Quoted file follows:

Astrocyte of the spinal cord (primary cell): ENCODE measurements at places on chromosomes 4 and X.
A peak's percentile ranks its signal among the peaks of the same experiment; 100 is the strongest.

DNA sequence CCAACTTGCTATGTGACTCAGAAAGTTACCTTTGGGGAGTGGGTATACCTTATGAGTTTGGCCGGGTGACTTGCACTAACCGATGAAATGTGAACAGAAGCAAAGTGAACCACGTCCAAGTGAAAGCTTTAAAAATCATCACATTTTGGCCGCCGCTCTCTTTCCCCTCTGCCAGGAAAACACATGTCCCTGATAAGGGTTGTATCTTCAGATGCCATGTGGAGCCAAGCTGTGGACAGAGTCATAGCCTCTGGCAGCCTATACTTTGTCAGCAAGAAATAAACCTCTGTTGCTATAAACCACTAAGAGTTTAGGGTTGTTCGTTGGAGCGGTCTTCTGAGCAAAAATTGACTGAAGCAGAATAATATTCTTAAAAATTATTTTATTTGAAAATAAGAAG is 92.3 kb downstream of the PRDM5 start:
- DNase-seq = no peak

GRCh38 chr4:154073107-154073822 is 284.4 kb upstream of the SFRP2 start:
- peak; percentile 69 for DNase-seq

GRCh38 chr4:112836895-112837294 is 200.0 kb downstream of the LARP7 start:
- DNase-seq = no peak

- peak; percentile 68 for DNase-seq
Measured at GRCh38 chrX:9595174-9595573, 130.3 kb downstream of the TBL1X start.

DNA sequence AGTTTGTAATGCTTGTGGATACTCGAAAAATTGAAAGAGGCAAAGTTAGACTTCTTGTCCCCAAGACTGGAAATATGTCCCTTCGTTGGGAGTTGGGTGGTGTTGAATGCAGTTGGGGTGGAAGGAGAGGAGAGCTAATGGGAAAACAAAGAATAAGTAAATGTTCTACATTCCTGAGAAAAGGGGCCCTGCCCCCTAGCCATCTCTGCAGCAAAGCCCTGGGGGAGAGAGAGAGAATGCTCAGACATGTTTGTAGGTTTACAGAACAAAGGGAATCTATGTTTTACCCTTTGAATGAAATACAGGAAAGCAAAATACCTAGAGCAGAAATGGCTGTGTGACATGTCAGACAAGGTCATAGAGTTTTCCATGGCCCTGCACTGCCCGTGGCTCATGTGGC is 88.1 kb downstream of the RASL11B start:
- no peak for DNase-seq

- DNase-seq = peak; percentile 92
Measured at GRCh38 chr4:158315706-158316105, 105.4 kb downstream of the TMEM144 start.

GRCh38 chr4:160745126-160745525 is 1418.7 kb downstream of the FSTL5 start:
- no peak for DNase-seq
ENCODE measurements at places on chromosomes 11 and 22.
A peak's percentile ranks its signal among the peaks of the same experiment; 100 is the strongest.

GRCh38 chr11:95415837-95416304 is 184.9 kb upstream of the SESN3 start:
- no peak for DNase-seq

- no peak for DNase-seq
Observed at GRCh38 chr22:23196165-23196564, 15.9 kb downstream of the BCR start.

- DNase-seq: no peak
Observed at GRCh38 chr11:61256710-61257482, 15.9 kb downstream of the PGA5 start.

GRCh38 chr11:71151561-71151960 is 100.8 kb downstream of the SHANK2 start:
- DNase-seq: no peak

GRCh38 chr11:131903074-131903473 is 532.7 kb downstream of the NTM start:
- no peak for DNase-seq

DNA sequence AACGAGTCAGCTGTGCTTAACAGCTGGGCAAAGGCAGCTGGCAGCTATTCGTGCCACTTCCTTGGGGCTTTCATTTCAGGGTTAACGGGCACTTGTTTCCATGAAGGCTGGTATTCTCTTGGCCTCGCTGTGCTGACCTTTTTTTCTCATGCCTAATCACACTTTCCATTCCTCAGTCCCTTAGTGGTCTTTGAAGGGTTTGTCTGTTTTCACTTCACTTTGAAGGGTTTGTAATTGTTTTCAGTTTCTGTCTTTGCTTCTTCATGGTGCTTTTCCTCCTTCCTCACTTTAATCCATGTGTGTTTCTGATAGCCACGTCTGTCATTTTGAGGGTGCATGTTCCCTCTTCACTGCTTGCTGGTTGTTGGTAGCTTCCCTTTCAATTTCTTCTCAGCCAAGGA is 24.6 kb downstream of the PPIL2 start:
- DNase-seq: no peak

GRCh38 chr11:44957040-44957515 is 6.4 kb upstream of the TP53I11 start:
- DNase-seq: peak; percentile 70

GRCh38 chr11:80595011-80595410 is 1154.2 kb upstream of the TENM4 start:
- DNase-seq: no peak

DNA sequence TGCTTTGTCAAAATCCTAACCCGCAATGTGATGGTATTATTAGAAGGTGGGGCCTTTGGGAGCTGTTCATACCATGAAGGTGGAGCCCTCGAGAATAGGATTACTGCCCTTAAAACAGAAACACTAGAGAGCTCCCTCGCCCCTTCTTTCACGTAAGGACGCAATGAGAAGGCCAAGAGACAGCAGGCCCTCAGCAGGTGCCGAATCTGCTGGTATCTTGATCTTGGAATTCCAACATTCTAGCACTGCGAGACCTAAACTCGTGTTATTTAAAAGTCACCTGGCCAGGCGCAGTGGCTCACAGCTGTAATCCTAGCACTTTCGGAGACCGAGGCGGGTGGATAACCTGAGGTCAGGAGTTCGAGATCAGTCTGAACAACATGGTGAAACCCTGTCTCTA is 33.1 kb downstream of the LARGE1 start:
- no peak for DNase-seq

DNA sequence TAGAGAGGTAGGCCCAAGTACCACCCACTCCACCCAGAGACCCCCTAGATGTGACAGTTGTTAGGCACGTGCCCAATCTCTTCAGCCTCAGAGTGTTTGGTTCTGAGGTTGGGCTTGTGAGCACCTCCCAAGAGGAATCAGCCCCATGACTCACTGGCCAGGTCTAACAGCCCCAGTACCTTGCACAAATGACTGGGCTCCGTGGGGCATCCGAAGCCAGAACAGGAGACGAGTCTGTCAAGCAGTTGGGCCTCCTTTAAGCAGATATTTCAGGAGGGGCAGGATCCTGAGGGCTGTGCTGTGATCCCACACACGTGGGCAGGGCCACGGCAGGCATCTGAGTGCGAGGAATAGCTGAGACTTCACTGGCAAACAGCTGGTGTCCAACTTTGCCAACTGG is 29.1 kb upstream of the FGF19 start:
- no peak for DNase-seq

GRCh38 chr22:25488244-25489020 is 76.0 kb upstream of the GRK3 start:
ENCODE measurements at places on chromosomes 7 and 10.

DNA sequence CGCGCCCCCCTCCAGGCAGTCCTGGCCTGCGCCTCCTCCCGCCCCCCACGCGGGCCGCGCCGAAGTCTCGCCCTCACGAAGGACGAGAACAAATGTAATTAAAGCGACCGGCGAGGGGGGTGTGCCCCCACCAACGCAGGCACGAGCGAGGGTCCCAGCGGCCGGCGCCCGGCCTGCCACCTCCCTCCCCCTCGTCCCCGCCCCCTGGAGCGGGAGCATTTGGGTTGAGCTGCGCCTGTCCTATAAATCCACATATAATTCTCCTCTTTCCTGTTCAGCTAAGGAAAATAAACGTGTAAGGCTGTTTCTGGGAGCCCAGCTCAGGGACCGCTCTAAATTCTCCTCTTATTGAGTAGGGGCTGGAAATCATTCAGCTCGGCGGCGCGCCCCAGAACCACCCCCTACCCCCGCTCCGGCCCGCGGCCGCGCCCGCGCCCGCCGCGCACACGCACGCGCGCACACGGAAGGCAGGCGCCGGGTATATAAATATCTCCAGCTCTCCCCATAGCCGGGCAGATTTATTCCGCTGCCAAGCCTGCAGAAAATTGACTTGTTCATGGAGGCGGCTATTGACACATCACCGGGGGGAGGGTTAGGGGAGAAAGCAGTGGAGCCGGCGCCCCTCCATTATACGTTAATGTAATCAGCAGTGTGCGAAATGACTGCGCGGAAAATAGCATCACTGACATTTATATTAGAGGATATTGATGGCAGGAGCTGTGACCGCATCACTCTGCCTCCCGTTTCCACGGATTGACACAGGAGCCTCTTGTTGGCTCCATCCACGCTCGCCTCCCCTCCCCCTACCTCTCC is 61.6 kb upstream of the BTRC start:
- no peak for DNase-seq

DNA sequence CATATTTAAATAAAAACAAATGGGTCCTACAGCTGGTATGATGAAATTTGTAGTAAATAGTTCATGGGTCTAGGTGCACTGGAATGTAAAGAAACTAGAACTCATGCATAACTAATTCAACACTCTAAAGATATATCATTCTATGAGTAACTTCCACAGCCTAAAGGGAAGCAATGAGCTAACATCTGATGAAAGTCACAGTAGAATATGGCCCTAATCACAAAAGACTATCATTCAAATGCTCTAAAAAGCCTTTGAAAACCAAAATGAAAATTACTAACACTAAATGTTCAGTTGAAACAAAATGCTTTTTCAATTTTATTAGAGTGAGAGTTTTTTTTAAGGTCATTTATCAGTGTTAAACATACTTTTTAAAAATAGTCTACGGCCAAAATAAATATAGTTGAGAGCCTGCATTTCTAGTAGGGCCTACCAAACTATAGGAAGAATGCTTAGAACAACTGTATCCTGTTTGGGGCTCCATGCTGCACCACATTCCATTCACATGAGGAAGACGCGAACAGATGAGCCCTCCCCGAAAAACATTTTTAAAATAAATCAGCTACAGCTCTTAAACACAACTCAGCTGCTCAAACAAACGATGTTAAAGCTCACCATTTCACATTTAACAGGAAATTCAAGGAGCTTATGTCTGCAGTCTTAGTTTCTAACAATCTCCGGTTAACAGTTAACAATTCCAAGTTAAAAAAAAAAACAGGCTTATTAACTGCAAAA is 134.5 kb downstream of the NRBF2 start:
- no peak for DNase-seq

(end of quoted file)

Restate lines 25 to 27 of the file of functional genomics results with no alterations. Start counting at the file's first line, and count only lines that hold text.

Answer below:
GRCh38 chr11:71151561-71151960 is 100.8 kb downstream of the SHANK2 start:
- DNase-seq: no peak

GRCh38 chr11:131903074-131903473 is 532.7 kb downstream of the NTM start: